3. ^ a b Candy Brooks, "Two cartoonists from Class of '78 are named distinguished alumni", ThisWeek Worthington, August 27, 2008 (retrieved January 27, 2009).
  4. ^ Jeff Smith, Philip Crawford, and Stephen Weiner, Using Graphic Novels in the Classroom: A Guide for Teachers and Librarians (Scholastic/Grafix, n.d.), ISBN 0-439-82769-8, p.6.
  5. ^ a b Lucy Shelton Caswell and David Filipi, Jeff Smith: Bone and Beyond (Columbus, O.: The Ohio State University, Wexner Center for the Arts, 2008), ISBN 978-1-881390-46-6, pp. 7, 17. Cite error: Invalid <ref> tag; name "beyond" defined multiple times with different content (see the help page).
  6. ^ "Jeff Smith's 'Bone' Goes From Comic Book to Gallery Wall", Interview from The NewsHour with Jim Lehrer, original airdate July 21, 2008 (retrieved January 27, 2009).
  7. ^ Jeff Smith, The Art of Bone (Milwaukie, Oregon: Dark Horse Books, 2007), ISBN 978-1-59307-441-8, p.19.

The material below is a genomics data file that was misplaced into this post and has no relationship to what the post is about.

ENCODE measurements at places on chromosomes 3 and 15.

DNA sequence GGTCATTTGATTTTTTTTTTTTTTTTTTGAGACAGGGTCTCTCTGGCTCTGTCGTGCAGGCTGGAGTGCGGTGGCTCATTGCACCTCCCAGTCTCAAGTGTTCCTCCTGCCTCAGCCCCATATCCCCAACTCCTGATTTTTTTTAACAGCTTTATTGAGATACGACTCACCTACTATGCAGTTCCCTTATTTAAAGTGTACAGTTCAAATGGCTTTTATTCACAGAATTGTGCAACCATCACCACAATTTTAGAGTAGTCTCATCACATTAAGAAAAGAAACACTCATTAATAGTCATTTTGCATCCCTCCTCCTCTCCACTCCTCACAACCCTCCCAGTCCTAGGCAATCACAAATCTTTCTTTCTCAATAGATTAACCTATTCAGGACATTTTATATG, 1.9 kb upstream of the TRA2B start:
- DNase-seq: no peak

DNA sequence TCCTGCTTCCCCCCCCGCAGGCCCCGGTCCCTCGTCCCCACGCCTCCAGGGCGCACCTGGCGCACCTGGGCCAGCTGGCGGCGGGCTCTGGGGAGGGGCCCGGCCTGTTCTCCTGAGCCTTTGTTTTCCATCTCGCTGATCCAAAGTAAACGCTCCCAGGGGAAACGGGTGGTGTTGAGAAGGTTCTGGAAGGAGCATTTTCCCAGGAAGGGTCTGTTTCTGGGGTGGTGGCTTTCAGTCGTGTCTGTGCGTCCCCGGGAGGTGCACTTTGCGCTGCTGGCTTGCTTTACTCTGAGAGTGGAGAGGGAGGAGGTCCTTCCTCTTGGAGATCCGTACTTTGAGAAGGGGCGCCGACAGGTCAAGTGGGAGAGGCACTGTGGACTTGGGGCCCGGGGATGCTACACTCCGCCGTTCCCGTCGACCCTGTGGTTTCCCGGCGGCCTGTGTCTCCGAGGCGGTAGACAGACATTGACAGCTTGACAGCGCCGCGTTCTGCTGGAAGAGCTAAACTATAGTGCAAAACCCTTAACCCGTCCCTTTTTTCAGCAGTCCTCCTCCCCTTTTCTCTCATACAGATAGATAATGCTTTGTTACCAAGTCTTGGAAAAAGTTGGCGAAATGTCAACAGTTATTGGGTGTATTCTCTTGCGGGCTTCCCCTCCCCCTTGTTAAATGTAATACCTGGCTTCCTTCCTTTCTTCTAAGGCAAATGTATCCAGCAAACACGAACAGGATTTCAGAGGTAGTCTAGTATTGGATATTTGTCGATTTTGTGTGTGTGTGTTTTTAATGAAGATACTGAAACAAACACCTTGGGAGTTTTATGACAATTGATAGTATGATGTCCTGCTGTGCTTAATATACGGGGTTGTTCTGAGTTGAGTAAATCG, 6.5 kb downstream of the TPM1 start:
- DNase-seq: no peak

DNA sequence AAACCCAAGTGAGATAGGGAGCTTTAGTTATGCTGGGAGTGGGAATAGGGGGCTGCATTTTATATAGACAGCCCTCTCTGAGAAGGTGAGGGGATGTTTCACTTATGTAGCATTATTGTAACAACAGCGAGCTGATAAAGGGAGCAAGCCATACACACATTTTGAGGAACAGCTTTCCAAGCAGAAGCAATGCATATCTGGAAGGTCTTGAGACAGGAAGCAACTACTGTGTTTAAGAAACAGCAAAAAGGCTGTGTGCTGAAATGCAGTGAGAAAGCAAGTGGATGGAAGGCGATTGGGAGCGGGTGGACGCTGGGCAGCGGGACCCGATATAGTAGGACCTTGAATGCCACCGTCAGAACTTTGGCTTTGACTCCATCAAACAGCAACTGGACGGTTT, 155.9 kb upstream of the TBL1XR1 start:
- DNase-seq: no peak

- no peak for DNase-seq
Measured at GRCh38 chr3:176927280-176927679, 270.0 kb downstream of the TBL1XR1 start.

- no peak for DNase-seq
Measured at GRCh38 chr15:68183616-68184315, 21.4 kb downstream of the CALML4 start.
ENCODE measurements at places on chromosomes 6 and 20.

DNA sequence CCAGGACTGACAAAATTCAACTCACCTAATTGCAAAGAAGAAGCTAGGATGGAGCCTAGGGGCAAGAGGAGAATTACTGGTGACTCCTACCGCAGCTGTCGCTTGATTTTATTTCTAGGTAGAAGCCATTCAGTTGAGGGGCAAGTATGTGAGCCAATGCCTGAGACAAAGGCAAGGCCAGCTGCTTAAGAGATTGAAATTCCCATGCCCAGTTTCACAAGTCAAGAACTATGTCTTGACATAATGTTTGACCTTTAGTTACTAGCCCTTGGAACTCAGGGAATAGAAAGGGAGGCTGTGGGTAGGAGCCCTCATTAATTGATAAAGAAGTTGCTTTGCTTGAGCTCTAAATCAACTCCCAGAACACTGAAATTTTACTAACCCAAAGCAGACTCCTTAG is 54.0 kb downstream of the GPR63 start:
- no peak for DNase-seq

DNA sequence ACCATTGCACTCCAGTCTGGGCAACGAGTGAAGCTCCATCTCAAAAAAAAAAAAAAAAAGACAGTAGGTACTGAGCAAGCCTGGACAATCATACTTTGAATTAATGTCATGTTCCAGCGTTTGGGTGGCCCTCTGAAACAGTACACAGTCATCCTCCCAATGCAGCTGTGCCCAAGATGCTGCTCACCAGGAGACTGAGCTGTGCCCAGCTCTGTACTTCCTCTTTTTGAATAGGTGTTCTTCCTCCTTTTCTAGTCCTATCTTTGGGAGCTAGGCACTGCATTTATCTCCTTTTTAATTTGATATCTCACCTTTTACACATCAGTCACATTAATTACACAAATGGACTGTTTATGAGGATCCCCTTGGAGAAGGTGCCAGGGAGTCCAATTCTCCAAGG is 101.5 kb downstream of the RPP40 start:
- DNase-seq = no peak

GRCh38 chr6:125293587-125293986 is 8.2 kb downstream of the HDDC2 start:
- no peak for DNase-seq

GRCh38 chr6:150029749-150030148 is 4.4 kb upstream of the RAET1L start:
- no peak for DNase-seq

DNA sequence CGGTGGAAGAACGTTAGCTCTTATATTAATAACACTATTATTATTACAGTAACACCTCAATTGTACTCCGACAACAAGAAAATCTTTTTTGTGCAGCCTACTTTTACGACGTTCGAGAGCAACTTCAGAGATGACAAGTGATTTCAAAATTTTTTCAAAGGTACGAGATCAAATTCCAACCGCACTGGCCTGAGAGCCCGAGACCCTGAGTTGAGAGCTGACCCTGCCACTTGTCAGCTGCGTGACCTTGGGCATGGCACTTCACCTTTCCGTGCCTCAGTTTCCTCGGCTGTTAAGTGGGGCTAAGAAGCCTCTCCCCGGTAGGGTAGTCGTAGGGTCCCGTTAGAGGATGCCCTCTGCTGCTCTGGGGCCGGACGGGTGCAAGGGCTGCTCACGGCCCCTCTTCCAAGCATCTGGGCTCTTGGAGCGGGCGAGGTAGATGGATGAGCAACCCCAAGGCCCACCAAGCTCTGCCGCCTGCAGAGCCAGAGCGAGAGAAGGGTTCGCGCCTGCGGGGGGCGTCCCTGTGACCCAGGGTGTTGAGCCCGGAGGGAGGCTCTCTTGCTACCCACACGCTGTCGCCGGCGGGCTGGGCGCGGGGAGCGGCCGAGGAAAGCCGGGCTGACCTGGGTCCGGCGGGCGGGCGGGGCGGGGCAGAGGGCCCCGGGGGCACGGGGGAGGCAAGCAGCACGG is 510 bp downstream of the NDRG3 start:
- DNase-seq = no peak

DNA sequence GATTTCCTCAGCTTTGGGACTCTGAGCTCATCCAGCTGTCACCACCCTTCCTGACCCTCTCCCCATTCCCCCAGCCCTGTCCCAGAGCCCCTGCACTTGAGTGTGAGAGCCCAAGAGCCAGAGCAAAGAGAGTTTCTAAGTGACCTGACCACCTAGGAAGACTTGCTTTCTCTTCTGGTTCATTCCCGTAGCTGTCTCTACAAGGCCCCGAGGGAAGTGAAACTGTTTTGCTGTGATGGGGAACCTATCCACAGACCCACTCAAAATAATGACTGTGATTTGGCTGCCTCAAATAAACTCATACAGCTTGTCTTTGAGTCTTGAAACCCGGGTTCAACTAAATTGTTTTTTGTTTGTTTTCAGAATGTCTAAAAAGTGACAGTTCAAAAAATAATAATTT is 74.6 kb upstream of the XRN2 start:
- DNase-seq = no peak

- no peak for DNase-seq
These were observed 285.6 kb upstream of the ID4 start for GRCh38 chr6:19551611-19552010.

8. ^ Worthington City Schools, "Distinguished Alumni of Worthington Schools - 2008 Honorees" (retrieved January 27, 2009).
  9. ^ Kristin M. French, "Comic man returns to roots", The Lantern, October 2, 2001 (retrieved January 27, 2009).
  10. ^ "Bone and beyond...Award-winning cartoonist Jeff Smith given his due with talks, exhibits at OSU,", Columbus Dispatch, May 4, 2008.
  11. ^ a b c d e Del Jones, "Book titles like to play the Warren Buffett name game," USA Today, October 22, 2008.
  12. ^ Buffett, Warren; Cunningham, Lawrence. The Essays of Warren Buffett: Lessons for Corporate America, Second Edition. The Cunningham Group. ISBN 978-0-9664461-2-8. 
  13. ^ Hagstrom, Robert G.; Miller, Bill R.; Fisher, Ken (2005). The Warren Buffett Way. Hoboken, N.J.: John Wiley. ISBN 0-471-74367-4. 
  14. ^ Schroeder, Alice. The Snowball: Warren Buffett and the Business of Life. Bantam Dell Pub Group 2008. ISBN 978-0-553-80509-3. 
  15. ^ Janet Maslin, "Books of The Times: The Richest Man and How He Grew (and Grew His Company, Too)," New York Times, September 28, 2008.
  16. ^ Buffett, Mary. Buffettology: The Previously Unexplained Techniques That Have Made Warren Buffett The World's Most Famous Investor. Scribner. ISBN 978-0-684-84821-1.  Unknown parameter |coauthors= ignored (|author= suggested) (help)